7. Causes of Obesity Obesity is caused by caloric imbalance . The body takes in more dietary calories than it releases through exercise and body functions, and stores the excess energy by making fat. A simplified model: Calories in > calories out = Weight gain Calories in < calories out = Weight loss Be careful! Losing weight safely is NOT as simple as just reducing your caloric intake or increasing your caloric output with exercise. As well see, a combination of calorie in/calorie out/appetite-based approaches with healthy meals is needed to lose weight in a maintainable way! (Img credit: Centers for Disease Control)

8. Factors in the Obesity Epidemic Factors raising the Calorie Input of Americans: Soda and juice consumption. Snacking Bigger portion sizes Value-sized empty calories Advertising Fast food Factors lowering the Calorie Output of Americans: Limited time for exercise Sedentary lifestyle/jobs Increased use of TV and video games Lack of safe parks and walking areas

9. Portion Sizes The average portion sizes for a burger and fries have tripled since 1960. Large portion sizes have a psychological effect on appetite (the want to eat). People are more likely to overeat when more food is put in a container. Why have portion sizes increased so drastically, and how can consumers cope with this?

10. Hunger vs. Appetite Appetite is psychological and physiological. It determines how much you eat . Psychological: Portion size, food plating Physiological : Leptin, dopamine Hunger is physiological - it makes you feel like you need to eat something . Low blood sugar Metabolic set point hypothesis Satiety is the sense of fullness.

11. Metabolic Set Point One factor that affects both hunger and appetite is how much fat a person already has! Fat cells (adipocytes) make hormones that regulate satiety. When you lose fat, your body compensates to increase calories in and reduce calories out by making you hungrier. This is the metabolic set point hypothesis , and helps explain why its so hard to sustainably lose weight. The brain has a built in adipostat , which is like a thermostat for fat. Weight loss is possible, but it effectively requires you to reprogram your brain.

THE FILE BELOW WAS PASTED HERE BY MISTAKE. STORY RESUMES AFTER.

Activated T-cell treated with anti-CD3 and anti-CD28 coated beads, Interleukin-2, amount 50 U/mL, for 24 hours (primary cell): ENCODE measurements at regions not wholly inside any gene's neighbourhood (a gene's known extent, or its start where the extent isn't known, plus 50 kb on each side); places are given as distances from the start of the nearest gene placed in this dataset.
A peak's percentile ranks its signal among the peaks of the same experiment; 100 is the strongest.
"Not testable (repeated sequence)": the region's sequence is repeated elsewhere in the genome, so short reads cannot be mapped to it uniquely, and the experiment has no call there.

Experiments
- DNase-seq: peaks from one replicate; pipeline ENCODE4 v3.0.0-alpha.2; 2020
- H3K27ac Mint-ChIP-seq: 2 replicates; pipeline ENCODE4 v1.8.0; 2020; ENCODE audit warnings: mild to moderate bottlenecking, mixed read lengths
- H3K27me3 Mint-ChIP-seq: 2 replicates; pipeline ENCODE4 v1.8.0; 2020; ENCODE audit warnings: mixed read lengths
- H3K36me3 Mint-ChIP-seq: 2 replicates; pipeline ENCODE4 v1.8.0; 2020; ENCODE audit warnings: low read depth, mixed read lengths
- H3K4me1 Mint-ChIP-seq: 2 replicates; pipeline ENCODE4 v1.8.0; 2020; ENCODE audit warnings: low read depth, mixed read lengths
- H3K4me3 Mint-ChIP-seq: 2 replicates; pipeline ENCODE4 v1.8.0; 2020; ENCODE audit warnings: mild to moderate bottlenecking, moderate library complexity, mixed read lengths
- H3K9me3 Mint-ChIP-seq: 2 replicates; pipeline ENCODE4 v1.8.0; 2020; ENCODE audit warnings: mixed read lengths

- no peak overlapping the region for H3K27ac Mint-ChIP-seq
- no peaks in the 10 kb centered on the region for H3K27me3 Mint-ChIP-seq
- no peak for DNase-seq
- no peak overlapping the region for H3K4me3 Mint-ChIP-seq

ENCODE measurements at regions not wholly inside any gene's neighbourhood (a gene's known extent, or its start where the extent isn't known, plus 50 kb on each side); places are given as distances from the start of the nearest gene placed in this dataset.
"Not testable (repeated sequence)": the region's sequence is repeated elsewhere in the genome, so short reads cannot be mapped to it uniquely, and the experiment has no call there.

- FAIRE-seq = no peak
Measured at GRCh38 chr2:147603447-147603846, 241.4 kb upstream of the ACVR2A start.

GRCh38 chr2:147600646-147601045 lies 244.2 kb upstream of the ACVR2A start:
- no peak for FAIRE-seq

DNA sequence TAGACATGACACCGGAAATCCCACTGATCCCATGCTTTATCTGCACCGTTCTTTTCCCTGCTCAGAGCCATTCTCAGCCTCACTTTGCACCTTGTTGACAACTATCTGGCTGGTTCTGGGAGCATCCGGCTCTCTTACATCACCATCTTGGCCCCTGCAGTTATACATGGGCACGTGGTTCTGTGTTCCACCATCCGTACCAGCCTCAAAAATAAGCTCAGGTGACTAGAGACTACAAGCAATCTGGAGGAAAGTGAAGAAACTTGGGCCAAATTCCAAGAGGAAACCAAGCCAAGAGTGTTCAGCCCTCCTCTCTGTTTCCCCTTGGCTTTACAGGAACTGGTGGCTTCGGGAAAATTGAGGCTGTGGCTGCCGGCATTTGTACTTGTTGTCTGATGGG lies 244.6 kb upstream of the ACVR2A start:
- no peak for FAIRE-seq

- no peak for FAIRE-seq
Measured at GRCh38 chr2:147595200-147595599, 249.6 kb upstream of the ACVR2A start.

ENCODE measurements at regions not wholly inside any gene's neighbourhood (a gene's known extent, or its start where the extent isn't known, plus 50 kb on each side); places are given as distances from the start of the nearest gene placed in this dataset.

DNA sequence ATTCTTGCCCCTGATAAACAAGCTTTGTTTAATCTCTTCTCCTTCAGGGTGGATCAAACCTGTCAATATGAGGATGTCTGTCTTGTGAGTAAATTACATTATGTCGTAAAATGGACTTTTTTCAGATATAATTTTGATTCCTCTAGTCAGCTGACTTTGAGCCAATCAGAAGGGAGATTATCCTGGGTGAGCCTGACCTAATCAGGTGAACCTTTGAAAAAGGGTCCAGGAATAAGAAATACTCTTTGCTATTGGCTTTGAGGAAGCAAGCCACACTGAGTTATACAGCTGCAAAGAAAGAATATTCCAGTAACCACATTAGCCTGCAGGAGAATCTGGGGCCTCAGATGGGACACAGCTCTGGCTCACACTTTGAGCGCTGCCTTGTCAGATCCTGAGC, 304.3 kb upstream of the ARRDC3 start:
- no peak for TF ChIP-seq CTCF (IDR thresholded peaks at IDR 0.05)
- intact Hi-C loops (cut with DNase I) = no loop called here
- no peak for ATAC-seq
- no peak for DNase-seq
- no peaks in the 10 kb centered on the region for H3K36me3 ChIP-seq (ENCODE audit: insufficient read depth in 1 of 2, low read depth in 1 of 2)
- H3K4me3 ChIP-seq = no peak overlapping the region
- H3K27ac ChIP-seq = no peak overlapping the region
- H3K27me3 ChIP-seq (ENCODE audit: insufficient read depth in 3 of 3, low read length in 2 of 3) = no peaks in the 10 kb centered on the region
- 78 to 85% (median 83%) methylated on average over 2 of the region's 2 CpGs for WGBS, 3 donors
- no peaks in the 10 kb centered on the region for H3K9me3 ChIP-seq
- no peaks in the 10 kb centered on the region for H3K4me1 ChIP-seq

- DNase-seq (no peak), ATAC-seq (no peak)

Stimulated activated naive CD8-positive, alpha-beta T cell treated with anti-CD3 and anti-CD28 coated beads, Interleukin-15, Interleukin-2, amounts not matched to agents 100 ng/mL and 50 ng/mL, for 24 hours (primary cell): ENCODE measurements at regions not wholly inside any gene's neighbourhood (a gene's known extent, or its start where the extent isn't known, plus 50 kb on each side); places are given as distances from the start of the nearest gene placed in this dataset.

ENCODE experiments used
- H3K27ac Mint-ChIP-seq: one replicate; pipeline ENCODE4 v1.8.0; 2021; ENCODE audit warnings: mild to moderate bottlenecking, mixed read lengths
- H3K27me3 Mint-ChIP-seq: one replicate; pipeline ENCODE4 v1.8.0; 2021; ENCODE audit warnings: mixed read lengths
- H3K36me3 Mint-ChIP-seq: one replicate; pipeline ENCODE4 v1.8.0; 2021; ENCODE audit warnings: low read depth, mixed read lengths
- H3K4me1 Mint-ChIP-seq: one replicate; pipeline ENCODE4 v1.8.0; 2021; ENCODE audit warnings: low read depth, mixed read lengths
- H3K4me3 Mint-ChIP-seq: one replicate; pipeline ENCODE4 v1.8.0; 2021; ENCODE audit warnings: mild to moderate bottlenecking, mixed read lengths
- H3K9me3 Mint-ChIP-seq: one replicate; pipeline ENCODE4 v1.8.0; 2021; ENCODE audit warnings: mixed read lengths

12. Fat Cell Hyperplasia vs. Hypertrophy When we make more fat in our bodies, fat cells need to either expand or divide to store it. Hypertrophy is when fat cells individually get larger to store more fat. This is the most common way fat grows in adults. The division of fat cells, which increases the number of fat cells, is called hyperplasia . This is especially common in childhood and adolescent obesity. These fat cells all secrete hormones and tend to set the metabolic set point towards more calorie storage. This is one reason why its harder to reverse obesity that begins early in life.

13. Caloric Input: Metabolism of Nutrients Last lecture, we discussed how the digestive system breaks starch, triglycerides, and proteins into sugars, fatty acids, and amino acids. But how does the body actually get usable energy (calories) from these macronutrients? There are three steps needed to harvest energy from sugar: glycolysis, the Krebs cycle (Citric acid cycle), and oxidative phosphorylation ( electron transport chain). These steps produce the main energy storage molecule of cells: adenosine triphosphate (ATP).

14. ATP ATP is used by most cell processes for energy. It consists of adenosine (part of DNA), and three phosphate groups. Breaking off one phosphate and bonding it to oxygen releases energy for use. Releasing that phosphate turns ATP into ADP (adenosine di phosphate). We need to eat and breathe to recharge ADP back to ATP.

15. Glycolysis: First Step in Glucose Metabolism Whoa! Thats a lot of steps! Can we simplify this a little?

16. Glycolysis: First Step in Glucose Metabolism Breaking down one glucose (6-carbon sugar) gives us two pyruvate (3-carbon) molecules, a little ATP, and some NADH. NADH is a carrier of high-energy electrons well use in a later step!